Though Datames, by this celerity, gained great favour from the king, he incurred no less dislike on the part of the courtiers, because they saw that he alone was more valued than all of them; and on this account they all conspired to ruin him. Pandates, the keeper of the king's treasury, a friend to Datames, sent him an account of this state of things in writing, in which he told him that "he would be in great peril if any ill-success should fall out while he commanded in Egypt, for such was the practice of kings, that they attributed adverse occurrences to other men, but prosperous ones to their own good fortune; and hence it happened that they were easily inclined to the ruin of those under whose conduct affairs were said to have been ill-managed; and that he would be in so much the greater danger as he had those for his bitterest enemies to whom the king chiefly gave ear." Datames, having read this letter, after he had arrived at the army at Ace, resolved, as he was aware that what was written was true, to leave the king's service. He did nothing, however, that was unworthy of his honour; for he appointed Mandrocles of Magnesia to command the army, while he himself went off with his adherents into Cappadocia, and took possession of Paphlagonia, that bordered upon it, concealing what his feelings were towards the king. He then privately made a league with Ariobarzanes, raised a force, and assigned the fortified towns to be defended by his own troops.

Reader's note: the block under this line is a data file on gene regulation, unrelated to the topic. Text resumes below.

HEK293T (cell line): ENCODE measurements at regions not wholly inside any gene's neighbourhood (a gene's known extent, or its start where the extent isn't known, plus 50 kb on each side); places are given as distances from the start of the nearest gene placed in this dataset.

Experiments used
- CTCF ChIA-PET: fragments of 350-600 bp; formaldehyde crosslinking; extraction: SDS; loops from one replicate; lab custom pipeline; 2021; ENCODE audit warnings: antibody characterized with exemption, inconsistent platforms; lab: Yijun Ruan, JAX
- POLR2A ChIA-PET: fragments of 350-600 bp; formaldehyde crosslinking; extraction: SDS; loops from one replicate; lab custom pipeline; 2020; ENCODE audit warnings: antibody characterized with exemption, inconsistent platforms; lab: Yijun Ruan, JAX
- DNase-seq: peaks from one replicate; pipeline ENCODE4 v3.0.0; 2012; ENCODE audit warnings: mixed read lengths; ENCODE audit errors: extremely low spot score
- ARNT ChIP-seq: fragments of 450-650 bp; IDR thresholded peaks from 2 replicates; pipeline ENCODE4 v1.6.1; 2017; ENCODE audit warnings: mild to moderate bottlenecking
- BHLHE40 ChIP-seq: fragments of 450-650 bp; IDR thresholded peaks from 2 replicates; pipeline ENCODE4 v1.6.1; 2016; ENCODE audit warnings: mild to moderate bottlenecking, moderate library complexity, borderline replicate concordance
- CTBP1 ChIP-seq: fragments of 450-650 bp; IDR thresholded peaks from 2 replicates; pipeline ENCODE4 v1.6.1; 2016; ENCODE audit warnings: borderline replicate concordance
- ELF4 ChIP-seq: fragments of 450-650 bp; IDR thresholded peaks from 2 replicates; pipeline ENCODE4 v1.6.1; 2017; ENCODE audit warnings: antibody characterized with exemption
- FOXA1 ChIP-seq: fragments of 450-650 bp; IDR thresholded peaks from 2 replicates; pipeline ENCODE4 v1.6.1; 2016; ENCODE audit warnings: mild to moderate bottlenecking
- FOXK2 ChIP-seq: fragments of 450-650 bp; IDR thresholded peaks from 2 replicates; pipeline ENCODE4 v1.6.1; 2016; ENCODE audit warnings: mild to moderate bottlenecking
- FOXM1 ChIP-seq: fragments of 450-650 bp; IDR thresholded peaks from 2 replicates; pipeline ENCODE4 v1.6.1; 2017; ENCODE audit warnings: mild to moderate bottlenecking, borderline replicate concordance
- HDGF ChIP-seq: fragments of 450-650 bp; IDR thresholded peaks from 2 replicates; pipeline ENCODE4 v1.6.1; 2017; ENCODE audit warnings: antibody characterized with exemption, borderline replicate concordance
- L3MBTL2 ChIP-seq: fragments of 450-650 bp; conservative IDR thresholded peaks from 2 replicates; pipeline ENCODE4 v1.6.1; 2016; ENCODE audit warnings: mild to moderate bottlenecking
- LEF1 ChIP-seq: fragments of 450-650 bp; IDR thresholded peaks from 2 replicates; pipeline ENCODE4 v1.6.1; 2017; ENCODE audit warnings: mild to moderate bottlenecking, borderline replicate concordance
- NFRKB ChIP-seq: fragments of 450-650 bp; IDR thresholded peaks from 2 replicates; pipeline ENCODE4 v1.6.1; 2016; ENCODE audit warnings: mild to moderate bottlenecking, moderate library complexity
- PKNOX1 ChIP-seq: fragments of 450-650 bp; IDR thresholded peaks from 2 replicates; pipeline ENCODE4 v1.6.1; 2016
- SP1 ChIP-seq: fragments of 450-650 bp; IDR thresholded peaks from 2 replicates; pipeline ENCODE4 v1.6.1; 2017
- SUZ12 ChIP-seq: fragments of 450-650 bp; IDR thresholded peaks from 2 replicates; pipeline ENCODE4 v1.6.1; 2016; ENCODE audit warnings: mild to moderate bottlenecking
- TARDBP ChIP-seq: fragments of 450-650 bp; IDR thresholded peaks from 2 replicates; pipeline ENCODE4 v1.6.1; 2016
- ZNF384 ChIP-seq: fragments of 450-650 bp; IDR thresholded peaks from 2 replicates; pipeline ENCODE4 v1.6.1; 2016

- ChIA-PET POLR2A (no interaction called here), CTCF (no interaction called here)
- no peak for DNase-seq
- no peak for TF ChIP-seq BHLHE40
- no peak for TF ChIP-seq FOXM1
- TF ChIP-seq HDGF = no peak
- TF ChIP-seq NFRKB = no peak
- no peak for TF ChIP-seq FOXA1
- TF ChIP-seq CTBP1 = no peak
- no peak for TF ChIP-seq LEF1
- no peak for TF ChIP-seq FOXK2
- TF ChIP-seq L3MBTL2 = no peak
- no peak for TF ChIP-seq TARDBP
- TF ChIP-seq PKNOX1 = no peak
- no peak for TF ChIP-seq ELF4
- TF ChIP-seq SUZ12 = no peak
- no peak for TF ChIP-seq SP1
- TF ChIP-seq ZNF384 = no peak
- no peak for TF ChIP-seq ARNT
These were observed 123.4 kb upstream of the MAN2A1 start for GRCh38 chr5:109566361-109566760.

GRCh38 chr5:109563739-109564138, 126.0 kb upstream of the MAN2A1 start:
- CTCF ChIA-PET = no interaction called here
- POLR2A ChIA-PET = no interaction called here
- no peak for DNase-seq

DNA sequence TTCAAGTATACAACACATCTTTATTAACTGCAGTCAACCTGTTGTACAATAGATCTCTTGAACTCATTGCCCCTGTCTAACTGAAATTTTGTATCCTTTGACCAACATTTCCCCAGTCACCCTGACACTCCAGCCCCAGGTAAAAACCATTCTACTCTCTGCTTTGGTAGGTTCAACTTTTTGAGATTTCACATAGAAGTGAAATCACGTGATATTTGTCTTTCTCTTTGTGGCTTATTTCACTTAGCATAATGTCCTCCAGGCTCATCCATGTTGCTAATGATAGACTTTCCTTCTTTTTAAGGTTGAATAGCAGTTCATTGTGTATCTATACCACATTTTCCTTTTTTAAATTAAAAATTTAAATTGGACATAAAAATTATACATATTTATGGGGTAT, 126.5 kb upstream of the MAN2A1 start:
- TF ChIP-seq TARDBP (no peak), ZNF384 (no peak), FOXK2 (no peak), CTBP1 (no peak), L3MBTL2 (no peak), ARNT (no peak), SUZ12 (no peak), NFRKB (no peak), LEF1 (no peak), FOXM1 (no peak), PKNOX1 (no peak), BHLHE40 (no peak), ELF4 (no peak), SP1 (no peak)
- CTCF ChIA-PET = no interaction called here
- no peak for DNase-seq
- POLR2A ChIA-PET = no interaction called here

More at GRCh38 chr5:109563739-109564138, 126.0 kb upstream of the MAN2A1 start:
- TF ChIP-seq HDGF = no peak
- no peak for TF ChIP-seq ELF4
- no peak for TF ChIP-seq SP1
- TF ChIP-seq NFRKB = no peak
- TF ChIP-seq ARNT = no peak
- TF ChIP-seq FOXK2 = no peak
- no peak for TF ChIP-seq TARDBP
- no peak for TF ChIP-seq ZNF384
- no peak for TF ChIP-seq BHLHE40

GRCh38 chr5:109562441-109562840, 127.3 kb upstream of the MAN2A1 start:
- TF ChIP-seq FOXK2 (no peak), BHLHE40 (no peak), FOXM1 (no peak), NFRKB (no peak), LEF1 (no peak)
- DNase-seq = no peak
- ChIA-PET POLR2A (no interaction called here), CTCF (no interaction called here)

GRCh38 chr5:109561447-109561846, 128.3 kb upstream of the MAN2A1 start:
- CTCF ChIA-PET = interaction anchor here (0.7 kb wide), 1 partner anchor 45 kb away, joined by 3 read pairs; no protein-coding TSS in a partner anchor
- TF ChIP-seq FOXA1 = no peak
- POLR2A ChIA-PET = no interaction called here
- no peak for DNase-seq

VI. But these proceedings, from its being winter, went on with but little success. He heard that the Pisidians were raising some forces to oppose him, and sent his son Aridaeus with a detachment against them. The young man fell in battle, and the father marched away to the scene of his death with but |371 a small number of followers, concealing how great a loss he had sustained, for he wished to reach the enemy before the report of his ill-success should become known to his men, lest the spirits of the soldiers should be depressed by hearing of the death of his son. He arrived at the spot to which he had directed his course, and pitched his camp in such a position that he could neither be surrounded by the superior number of the enemy, nor be hindered from keeping his forces always ready to engage. There was with him Mithrobarzanes, his father-in-law, commander of the cavalry, who, despairing of the state of his son-in-law's affairs, went over to the enemy. When Datames heard this, he was sensible that if it should go abroad among the multitude that he was deserted by a man so intimately connected with him, it would happen that others would follow his example. He therefore spread a report throughout the camp that "Mithrobarzanes had gone off as a deserter by his direction, in order that, being received as such, he might the more easily spread destruction among the enemy. It was not right therefore," he added, "that he should be left unsupported, but that they ought all to follow without delay, and, if they did so with spirit, the consequence would be that their foes would be unable to resist, as they would be cut to pieces within their ramparts and without." This exhortation being well received, he led forth his troops, pursued Mithrobarzanes, and, almost at the moment that the latter was joining the enemy,136 gave orders for an attack. The Pisidians, surprised by this new movement, were led to believe that the deserters were acting with bad faith, and by arrangement with Datames, in order that, whan received into the camp, they might do them the greater mischief; they therefore attacked them first. The deserters, as they knew not what was in agitation, or why it took place, were compelled to fight with those to whom they had deserted, and to act on the side of those whom they had quitted; and, as neither party spared |372 them, they were quickly cut to pieces. Datames then set upon the rest of the Pisidians who offered resistance, repelled them at the first onset, pursued them as they fled, killed a great number of them, and captured their camp. By this stratagem he at once both cut off the traitors, and overthrew the enemy, and turned to his preservation what had been contrived for his destruction, We have nowhere read, on the part of any commander, any device more ingeniously conceived than this, or more promptly executed.